Audrey Karras shot her short film “One Last Breath” in just 4 and a half days. We spoke to the French director about the challenges she encountered through the creative process, and how it was for her to work with actors.
Audrey created her film as part of her studies with our partners ESEC Paris.
Tell us about yourself
I’m 22 years old and I live in Paris. I have been passionate about cinema ever since I was 10 years old. I discovered this universe thanks to cinema courses that my city used to organise. After directing “One last breath” I hope to continue developing other artistic projects: short films, music videos, and maybe, one day if I have the opportunity, feature films.
Tell us a bit about your film and the filmmaking process – what were your main insights?
This film is about mourning. Robyn is going through the painful and unbearable loss of her son. She refuses to end her life thanks to her meeting with her new neighbour Gaspard. An ambiguous relationship develops between the two. I wanted to deal with this ambiguity on several levels. Firstly, that of Robyn towards Gaspard who sees in him a substitute for his son. On the other hand, that of Gaspard towards Robyn who feels an attraction towards her.
What were the biggest challenges you encountered during making your “One Last Breath”?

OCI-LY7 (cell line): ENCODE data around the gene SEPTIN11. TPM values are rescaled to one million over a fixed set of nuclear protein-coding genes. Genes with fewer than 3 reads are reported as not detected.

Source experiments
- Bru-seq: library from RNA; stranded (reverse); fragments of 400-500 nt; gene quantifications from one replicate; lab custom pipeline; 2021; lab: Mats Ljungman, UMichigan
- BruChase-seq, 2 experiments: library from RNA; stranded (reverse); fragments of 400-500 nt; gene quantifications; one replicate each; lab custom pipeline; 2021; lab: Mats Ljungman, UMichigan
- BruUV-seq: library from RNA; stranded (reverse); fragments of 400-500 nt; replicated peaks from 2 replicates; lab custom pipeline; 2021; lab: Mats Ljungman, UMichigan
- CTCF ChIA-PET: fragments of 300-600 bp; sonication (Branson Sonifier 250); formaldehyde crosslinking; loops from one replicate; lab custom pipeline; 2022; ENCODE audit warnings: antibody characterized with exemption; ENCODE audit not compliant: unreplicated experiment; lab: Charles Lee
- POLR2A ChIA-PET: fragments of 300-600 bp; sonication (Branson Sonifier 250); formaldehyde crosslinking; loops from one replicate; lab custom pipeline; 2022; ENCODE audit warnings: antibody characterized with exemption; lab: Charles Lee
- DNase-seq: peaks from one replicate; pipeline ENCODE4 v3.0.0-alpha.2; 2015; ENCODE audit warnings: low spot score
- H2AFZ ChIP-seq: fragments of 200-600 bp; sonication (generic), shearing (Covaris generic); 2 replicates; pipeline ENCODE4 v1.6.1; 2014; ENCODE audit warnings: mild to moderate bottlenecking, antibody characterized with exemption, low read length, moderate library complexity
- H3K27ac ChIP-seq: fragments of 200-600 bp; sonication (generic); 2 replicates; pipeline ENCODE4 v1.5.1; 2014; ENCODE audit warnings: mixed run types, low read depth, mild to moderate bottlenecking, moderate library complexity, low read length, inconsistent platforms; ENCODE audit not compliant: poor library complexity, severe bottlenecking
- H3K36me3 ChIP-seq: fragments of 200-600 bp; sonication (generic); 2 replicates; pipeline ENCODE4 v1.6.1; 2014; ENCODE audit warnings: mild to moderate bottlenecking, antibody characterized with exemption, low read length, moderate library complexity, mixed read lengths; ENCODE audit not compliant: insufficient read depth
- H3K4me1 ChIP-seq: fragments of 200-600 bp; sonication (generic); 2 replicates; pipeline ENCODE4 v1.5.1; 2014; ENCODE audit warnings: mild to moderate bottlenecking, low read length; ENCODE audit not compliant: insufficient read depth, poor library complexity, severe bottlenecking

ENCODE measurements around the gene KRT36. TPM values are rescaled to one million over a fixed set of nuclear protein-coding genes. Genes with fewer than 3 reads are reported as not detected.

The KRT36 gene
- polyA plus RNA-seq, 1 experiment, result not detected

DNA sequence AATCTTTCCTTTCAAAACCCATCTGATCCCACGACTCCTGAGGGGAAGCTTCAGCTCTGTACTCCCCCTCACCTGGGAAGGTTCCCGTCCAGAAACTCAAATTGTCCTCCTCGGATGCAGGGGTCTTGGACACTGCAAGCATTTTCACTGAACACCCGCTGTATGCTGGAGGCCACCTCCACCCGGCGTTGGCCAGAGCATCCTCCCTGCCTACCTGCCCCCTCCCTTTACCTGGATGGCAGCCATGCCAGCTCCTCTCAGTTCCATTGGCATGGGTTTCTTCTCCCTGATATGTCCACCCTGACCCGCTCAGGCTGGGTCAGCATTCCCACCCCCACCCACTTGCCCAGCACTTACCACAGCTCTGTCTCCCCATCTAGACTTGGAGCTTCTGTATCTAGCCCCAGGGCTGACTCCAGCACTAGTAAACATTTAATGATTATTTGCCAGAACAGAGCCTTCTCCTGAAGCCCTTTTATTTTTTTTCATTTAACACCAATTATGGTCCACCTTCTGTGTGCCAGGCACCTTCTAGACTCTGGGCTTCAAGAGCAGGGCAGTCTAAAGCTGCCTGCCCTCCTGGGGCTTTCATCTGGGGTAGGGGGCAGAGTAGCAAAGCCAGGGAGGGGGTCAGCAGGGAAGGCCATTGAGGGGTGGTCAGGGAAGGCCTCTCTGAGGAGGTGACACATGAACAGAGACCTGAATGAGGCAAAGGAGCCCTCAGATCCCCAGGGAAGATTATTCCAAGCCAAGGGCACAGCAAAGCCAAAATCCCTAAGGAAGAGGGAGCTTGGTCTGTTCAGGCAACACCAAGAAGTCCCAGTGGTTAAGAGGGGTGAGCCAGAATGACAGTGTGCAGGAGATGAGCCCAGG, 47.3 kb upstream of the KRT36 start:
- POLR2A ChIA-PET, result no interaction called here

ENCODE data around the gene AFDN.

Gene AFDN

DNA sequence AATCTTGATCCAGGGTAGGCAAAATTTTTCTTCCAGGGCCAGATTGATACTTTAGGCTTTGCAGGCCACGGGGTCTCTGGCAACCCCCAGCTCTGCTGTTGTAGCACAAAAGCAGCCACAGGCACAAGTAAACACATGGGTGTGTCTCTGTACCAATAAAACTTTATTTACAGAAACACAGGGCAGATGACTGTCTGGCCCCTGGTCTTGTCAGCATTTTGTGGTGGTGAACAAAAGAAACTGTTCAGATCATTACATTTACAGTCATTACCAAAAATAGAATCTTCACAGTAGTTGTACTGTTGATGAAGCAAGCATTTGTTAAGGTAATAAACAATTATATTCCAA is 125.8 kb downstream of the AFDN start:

The biggest challenge of this project for the entire team was time. We only had 4 and a half days to shoot the film, and we were aware of the difficulty of shooting 25 minutes in such a short time. However, the biggest challenge from a personal point of view was directing the actors. I had never really directed actors before, and I was terrified about that. What helped me the most in this were the rehearsals I had the chance to do before filming, as well as the actors’ proposals in preparation and on set.
How was it to collaborate with your cast and crew?
The collaboration with my cast was very interesting. The actors in the film all contributed ideas and made proposals, which helped me direct them. The collaboration with the technical team was a great experience as well. I completely detached myself from the image and the sound on the set in order to concentrate only on the actors, and I was able to do this because I had in my team very talented people and in whom I have a great trust.
Tell us about a filmmaker that you admire and why?
I admire Xavier Dolan for many reasons. Firstly, I’m always blown away by his unique and innovative way of telling stories and putting it into images, lights, set ups and characters. Moreover, the topics he deals with in his movies mean a lot to me on a personal level.
Next to filmmaking, what do you consider as your passions in life?
Aside from directing, I am also deeply fond of working as an assistant director. I like giving 100% of myself to fulfil the wishes and the creativity of a director. I like finding solutions to problems, I feel comfortable managing teams and organising shoots.
What did you find (or still find) as especially lacking in the process of distributing and promoting your film? What was especially challenging?
I’ve only just started the promotion process for the film, so I don’t really have an answer to that yet. For the moment, the most difficult thing for me is to choose the right festivals in which to send the film.
What do feel young film talents lack the most today, after graduating from film school? Where are the gaps in the film industry?
In my opinion, the hardest thing after finishing school is to succeed in entering the professional world of cinema. Doing projects through school is a great opportunity because it teaches us how to behave well on a film set. Nevertheless, it is from the professionals that we will learn the most.